As anyone with some experience running web applications will tell you, page speed is one of the most critical aspects to monitor.
Page speed has a major impact on the user’s behavior. Will they stay on the site and complete the purchase, order, or transaction? Will they recommend the service to others?
Bad page speed directly impacts conversion and revenue, so your web app’s page speed should be top of mind. This is equally true for e-commerce (auction, retail), customer support, educational (video training), news sites, and online banks.
What is Page Speed?
Let’s take a step back and figure out what we’re looking at. At its simplest, page speed is a measure of how long it takes for a specific page to load.
There are technically different ways to measure page speed:
1. Page load time is a measure of how long it takes to fully display the content of a page.
2. First Contentful Paint is the point of first rendering of content by the browser, after loading HTML and DOM, including text and images.
3. First Paint is the point at which the first pixel renders on a screen.
Many search engines use site speed to determine ranking of pages for a search query, so optimizing site speed goes beyond user retention and is important for attracting new visitors through search engines. A rudimentary way to evaluate your page speed is with PageSpeed Insights from Google. A better way to evaluate page speed is to use SolarWinds® Pingdom® and its page speed monitoring feature, which evaluates page speed continuously and granularly. It also makes it easy for you to put page speed monitors on all your most critical web application pages, so you can be aware of any one of those pages performing poorly before it impacts your users.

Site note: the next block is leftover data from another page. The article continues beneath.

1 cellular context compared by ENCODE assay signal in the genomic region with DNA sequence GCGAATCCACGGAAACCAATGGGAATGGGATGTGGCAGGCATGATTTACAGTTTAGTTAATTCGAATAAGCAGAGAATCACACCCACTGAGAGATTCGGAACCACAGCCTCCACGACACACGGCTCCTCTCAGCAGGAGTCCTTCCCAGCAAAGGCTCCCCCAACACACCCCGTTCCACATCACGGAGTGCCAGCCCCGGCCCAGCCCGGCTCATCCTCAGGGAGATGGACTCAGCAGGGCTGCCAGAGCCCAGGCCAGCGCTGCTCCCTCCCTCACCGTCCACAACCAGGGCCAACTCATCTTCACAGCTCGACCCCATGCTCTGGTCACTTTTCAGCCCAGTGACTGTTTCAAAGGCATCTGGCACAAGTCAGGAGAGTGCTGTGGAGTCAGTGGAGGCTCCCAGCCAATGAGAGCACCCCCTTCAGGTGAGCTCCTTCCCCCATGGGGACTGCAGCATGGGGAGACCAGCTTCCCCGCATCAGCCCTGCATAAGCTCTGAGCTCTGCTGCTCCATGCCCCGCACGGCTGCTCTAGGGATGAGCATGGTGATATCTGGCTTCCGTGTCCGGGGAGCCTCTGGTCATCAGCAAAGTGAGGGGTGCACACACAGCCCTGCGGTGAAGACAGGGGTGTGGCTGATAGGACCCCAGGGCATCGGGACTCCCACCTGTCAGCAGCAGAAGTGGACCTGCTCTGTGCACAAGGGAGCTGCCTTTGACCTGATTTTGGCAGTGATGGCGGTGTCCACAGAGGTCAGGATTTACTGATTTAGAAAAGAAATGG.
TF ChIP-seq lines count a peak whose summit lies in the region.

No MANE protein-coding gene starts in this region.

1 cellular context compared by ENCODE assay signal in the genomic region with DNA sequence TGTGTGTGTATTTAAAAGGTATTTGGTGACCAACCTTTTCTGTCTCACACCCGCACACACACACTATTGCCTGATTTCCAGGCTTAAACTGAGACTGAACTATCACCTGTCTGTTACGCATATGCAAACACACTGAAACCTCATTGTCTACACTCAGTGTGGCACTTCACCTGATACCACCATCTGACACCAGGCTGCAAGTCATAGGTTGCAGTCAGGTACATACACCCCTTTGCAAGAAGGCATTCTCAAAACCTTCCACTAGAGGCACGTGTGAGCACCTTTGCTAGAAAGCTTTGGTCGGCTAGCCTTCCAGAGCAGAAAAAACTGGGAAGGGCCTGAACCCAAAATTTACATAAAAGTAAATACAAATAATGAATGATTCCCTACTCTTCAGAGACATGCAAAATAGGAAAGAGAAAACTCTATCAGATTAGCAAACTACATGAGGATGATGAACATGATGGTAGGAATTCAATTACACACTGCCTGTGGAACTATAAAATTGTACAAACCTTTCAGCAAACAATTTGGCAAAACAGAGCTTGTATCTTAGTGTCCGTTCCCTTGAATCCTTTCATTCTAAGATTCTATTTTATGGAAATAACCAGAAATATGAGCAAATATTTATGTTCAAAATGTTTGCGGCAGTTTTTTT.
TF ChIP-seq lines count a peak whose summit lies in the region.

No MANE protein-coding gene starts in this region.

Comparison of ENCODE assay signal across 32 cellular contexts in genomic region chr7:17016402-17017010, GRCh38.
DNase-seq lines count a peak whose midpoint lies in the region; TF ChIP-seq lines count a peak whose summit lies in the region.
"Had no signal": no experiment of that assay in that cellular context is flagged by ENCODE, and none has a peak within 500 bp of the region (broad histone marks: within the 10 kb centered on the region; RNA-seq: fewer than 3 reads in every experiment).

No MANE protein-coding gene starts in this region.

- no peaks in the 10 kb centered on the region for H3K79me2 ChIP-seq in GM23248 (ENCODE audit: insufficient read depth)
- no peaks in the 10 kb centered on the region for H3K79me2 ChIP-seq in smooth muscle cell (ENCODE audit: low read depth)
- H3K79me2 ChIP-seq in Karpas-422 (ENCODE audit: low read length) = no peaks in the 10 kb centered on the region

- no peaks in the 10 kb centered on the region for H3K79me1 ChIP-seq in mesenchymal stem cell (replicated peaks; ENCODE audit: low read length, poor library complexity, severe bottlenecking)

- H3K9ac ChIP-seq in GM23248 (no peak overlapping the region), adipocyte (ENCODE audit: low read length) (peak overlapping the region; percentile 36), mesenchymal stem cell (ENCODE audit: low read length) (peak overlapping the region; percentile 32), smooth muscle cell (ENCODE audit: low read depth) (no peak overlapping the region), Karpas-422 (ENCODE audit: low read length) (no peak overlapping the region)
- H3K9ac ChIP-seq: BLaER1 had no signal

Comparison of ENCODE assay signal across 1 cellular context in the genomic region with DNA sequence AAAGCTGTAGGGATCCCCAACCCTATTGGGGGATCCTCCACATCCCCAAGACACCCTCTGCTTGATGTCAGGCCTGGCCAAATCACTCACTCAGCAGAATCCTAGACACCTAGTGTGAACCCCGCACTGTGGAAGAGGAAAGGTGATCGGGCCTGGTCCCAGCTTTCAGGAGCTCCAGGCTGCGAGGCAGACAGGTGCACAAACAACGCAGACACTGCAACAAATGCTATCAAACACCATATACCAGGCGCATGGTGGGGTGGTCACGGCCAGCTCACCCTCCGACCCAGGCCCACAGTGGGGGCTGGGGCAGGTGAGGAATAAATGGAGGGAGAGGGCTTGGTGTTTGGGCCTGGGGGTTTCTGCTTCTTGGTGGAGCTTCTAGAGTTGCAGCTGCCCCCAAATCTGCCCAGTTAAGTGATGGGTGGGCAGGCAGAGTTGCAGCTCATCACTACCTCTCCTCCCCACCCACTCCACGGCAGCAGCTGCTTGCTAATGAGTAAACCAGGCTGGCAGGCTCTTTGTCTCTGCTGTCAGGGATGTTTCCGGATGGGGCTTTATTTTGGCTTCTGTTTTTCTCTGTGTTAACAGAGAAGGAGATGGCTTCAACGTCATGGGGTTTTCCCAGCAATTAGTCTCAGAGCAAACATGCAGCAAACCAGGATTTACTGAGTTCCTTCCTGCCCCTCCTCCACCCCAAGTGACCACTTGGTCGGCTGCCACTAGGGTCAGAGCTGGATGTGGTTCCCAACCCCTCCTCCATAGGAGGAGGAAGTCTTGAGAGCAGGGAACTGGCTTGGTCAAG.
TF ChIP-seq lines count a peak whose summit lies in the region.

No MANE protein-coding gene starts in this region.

Many things influence page speed, both good and bad. Often, the small code optimizations and other details matter the most, so it’s imperative to set up monitoring at this detailed level to be able to see where bottlenecks lie and how to solve them. This is why specialized tools like Pingdom exist: they provide the level of detailed monitoring needed to be able to improve page speeds.
Commonly, improvements can be found in these areas:
1. Optimizing data (compression, minifying, media resizing)
2. Using edge services for content delivery
3. Removing legacy and unused code, plugins, and third-party scripts
4. Reducing errors and timeouts, including those from third-party APIs and scripts
Monitoring your site helps identify bottlenecks, slow-loading components, and errors, so you know what to improve. Here are six practical tips to improve page speed.
1. Use a CDN with connection optimization and local edge delivery to serve content and images to your users. The CDN uses locations closer to the user to serve content, improving latency, reducing bandwidth, and reducing the number of requests by re-using connections. CDNs often offer other services to improve page speed, some of which are listed below.
3. Use compressed image formats and automatically resize them during the authoring process to the resolution used on the site, to prevent larger-than-necessary images.
5. Identify legacy or unused code by using visual representations in the monitoring tool to see what’s used, and hunt for unused code.
6. Reduce the number of plugins and third-party scripts and code to improve performance. For the plugins and third-party scripts you still use, analyze performance of each plugin and third-party included by disabling temporarily and measuring the difference in page speed.
For many improvements, it’s important to have a baseline of performance as well as a continuous stream of monitoring metrics to be able to identify trends as you’re applying fixes to improve page speed. A great resource to get started is the Pingdom help page on page speed checks.